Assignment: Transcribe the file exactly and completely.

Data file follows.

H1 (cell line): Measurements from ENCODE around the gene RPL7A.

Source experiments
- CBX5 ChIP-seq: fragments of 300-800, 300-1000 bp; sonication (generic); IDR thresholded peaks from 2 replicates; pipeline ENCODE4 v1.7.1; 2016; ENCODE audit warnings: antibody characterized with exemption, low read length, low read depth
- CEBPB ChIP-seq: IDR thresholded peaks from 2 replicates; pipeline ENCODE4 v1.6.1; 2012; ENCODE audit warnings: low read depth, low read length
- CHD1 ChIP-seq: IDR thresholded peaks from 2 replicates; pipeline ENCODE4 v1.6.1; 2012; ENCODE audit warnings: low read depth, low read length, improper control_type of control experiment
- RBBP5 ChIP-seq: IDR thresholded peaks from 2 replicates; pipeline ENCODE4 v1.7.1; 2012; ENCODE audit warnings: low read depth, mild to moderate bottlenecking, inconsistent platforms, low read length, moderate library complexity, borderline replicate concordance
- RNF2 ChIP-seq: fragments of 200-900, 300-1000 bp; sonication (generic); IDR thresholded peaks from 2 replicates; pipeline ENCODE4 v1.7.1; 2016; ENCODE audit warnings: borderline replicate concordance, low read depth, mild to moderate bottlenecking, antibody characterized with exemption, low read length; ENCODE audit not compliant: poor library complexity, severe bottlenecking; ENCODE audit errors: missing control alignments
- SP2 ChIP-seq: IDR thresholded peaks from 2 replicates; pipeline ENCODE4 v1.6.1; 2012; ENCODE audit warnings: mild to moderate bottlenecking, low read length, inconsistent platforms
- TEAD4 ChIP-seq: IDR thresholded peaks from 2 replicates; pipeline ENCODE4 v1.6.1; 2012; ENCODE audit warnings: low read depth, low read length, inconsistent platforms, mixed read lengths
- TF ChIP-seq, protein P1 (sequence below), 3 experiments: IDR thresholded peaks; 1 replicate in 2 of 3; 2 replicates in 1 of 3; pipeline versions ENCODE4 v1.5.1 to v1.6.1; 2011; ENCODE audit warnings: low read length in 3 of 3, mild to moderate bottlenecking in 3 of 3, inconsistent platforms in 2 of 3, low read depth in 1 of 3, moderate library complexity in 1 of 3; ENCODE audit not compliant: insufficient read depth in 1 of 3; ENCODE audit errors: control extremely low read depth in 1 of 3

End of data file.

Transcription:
H1 (cell line): Measurements from ENCODE around the gene RPL7A.

Source experiments
- CBX5 ChIP-seq: fragments of 300-800, 300-1000 bp; sonication (generic); IDR thresholded peaks from 2 replicates; pipeline ENCODE4 v1.7.1; 2016; ENCODE audit warnings: antibody characterized with exemption, low read length, low read depth
- CEBPB ChIP-seq: IDR thresholded peaks from 2 replicates; pipeline ENCODE4 v1.6.1; 2012; ENCODE audit warnings: low read depth, low read length
- CHD1 ChIP-seq: IDR thresholded peaks from 2 replicates; pipeline ENCODE4 v1.6.1; 2012; ENCODE audit warnings: low read depth, low read length, improper control_type of control experiment
- RBBP5 ChIP-seq: IDR thresholded peaks from 2 replicates; pipeline ENCODE4 v1.7.1; 2012; ENCODE audit warnings: low read depth, mild to moderate bottlenecking, inconsistent platforms, low read length, moderate library complexity, borderline replicate concordance
- RNF2 ChIP-seq: fragments of 200-900, 300-1000 bp; sonication (generic); IDR thresholded peaks from 2 replicates; pipeline ENCODE4 v1.7.1; 2016; ENCODE audit warnings: borderline replicate concordance, low read depth, mild to moderate bottlenecking, antibody characterized with exemption, low read length; ENCODE audit not compliant: poor library complexity, severe bottlenecking; ENCODE audit errors: missing control alignments
- SP2 ChIP-seq: IDR thresholded peaks from 2 replicates; pipeline ENCODE4 v1.6.1; 2012; ENCODE audit warnings: mild to moderate bottlenecking, low read length, inconsistent platforms
- TEAD4 ChIP-seq: IDR thresholded peaks from 2 replicates; pipeline ENCODE4 v1.6.1; 2012; ENCODE audit warnings: low read depth, low read length, inconsistent platforms, mixed read lengths
- TF ChIP-seq, protein P1 (sequence below), 3 experiments: IDR thresholded peaks; 1 replicate in 2 of 3; 2 replicates in 1 of 3; pipeline versions ENCODE4 v1.5.1 to v1.6.1; 2011; ENCODE audit warnings: low read length in 3 of 3, mild to moderate bottlenecking in 3 of 3, inconsistent platforms in 2 of 3, low read depth in 1 of 3, moderate library complexity in 1 of 3; ENCODE audit not compliant: insufficient read depth in 1 of 3; ENCODE audit errors: control extremely low read depth in 1 of 3